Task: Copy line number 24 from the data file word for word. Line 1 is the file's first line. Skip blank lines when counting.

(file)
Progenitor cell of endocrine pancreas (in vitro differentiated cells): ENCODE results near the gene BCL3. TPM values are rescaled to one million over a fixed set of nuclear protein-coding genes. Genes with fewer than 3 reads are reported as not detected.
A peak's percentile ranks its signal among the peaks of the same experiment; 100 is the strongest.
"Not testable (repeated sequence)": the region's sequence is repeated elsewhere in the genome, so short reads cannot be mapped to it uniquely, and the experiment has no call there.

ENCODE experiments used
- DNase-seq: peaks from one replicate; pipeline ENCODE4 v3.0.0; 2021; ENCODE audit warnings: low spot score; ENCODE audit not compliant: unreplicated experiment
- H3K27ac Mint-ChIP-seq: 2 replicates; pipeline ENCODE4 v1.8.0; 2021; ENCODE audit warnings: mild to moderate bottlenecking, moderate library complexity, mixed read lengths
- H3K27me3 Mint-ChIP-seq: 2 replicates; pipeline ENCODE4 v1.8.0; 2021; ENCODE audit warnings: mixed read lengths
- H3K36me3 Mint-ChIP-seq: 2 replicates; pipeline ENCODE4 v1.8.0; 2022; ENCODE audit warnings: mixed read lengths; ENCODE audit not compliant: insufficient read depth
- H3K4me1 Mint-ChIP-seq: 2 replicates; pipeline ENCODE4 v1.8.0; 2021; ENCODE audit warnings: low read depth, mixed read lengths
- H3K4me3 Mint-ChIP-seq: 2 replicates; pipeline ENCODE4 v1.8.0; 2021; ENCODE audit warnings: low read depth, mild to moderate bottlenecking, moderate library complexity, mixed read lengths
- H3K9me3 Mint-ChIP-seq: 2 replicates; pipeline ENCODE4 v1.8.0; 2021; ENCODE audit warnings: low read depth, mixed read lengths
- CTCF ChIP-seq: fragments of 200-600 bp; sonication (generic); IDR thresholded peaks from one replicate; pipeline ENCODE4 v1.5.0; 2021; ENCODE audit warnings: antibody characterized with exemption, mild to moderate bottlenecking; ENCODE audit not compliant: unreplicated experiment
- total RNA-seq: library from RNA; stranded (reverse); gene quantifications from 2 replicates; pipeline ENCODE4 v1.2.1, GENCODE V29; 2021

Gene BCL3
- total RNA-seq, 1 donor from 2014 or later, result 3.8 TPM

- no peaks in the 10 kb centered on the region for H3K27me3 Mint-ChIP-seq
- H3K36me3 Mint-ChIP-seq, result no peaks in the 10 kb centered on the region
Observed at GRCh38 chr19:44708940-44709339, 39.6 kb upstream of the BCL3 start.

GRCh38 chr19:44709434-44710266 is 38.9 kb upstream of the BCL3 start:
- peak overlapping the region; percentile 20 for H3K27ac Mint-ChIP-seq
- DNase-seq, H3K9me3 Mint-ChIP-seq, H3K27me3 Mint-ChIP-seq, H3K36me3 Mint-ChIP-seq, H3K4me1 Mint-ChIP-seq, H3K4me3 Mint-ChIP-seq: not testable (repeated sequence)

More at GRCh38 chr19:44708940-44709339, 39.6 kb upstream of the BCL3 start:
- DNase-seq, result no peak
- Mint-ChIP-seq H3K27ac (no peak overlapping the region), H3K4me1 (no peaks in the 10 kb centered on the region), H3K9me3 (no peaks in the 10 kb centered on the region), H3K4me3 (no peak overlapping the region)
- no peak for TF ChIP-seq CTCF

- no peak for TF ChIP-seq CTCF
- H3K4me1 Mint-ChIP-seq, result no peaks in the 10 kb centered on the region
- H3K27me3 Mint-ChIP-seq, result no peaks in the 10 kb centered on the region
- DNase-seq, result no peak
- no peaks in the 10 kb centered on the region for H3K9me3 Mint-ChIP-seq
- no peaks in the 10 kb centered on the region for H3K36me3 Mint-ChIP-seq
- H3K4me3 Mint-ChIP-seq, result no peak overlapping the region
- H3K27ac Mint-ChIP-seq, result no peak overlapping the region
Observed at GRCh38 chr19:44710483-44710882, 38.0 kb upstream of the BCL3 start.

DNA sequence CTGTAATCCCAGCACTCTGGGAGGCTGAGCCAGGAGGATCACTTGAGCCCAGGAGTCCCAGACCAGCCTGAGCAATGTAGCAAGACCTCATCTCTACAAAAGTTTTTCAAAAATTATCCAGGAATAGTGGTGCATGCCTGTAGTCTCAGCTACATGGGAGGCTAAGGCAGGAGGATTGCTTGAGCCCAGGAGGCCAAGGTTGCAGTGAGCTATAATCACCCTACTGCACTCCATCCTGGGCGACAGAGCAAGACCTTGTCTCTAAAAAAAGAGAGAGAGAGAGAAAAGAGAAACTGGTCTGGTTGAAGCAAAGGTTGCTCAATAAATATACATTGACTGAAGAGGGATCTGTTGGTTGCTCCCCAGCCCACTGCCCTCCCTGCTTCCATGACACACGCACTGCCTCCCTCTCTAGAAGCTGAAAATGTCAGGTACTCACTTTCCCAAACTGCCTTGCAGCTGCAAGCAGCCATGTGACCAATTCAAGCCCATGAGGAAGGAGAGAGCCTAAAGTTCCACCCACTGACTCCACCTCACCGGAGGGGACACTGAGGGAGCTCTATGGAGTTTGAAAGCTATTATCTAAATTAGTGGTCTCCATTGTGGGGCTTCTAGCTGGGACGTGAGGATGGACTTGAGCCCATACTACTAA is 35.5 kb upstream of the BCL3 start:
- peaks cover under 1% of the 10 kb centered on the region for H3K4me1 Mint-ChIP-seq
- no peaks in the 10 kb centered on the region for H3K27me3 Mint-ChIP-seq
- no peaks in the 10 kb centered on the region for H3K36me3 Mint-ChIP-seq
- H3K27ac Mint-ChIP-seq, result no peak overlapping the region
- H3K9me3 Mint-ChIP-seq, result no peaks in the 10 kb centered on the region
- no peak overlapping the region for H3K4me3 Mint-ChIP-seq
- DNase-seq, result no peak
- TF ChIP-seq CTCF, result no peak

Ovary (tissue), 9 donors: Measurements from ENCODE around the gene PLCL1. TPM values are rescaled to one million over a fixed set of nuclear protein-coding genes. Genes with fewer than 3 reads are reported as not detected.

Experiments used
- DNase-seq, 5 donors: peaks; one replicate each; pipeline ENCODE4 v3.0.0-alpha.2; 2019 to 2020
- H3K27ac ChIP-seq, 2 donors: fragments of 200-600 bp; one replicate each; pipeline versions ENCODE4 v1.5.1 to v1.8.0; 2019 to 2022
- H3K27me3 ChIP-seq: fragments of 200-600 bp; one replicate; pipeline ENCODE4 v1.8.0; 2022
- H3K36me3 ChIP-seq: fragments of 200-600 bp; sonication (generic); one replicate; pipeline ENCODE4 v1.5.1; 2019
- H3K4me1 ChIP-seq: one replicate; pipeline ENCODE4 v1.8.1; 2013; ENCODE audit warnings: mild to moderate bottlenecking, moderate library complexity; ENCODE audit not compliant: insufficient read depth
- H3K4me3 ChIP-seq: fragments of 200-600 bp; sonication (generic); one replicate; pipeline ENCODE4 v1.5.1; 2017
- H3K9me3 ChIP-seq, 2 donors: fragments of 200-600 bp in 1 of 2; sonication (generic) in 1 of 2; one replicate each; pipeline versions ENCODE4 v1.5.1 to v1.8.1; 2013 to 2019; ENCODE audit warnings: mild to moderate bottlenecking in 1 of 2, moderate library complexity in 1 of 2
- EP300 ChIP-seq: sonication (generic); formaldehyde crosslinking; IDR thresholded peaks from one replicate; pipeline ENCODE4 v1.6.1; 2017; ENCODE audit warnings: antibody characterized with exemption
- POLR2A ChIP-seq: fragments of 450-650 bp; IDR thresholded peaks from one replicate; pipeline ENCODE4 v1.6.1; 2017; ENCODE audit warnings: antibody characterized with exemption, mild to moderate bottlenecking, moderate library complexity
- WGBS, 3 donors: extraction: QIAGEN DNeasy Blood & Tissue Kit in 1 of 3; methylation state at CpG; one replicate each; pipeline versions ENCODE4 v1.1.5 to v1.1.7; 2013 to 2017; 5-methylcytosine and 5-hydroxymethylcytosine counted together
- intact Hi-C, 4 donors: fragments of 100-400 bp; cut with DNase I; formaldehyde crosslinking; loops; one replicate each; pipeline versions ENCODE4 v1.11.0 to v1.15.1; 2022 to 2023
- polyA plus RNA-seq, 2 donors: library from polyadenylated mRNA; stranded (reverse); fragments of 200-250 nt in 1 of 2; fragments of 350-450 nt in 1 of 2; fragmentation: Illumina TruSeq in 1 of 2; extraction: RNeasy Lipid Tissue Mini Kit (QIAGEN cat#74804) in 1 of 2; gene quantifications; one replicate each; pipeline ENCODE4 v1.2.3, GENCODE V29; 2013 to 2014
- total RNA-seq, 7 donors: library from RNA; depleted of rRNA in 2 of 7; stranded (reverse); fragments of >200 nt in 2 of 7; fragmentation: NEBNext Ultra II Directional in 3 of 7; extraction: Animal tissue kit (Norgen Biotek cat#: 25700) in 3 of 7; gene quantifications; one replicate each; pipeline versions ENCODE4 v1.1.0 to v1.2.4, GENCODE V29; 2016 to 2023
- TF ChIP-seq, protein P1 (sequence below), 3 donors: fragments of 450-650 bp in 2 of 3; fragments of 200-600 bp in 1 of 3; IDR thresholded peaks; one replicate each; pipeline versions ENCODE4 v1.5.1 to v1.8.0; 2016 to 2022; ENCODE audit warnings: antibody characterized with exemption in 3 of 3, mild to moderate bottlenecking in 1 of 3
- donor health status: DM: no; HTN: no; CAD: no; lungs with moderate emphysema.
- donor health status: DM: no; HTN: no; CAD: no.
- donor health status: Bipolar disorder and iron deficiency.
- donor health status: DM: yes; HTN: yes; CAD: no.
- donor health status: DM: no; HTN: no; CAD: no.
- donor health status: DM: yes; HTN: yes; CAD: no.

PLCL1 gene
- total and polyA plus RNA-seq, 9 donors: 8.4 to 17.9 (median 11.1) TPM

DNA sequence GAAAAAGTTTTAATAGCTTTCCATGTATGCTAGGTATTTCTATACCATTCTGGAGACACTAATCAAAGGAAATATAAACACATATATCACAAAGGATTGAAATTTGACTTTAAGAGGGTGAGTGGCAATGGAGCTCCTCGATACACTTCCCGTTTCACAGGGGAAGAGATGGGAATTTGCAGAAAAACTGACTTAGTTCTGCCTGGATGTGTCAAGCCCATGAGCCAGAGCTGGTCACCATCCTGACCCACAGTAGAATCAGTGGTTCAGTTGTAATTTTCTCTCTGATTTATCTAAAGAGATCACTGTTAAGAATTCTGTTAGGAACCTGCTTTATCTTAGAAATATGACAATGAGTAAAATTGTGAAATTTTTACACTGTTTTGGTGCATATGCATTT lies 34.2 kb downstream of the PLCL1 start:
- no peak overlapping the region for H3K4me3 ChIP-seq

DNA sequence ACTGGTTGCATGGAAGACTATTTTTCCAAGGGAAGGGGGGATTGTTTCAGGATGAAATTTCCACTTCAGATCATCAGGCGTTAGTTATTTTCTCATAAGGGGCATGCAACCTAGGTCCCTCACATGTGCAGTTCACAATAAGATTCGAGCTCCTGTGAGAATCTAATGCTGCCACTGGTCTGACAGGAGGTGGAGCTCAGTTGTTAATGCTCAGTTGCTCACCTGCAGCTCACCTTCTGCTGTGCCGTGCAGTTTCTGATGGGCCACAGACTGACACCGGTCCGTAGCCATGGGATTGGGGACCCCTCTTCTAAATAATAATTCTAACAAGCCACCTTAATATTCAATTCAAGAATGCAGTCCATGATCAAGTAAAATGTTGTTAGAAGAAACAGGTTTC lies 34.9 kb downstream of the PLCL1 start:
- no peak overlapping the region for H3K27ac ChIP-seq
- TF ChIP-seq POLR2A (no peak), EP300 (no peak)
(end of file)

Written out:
- Mint-ChIP-seq H3K27ac (no peak overlapping the region), H3K4me1 (no peaks in the 10 kb centered on the region), H3K9me3 (no peaks in the 10 kb centered on the region), H3K4me3 (no peak overlapping the region)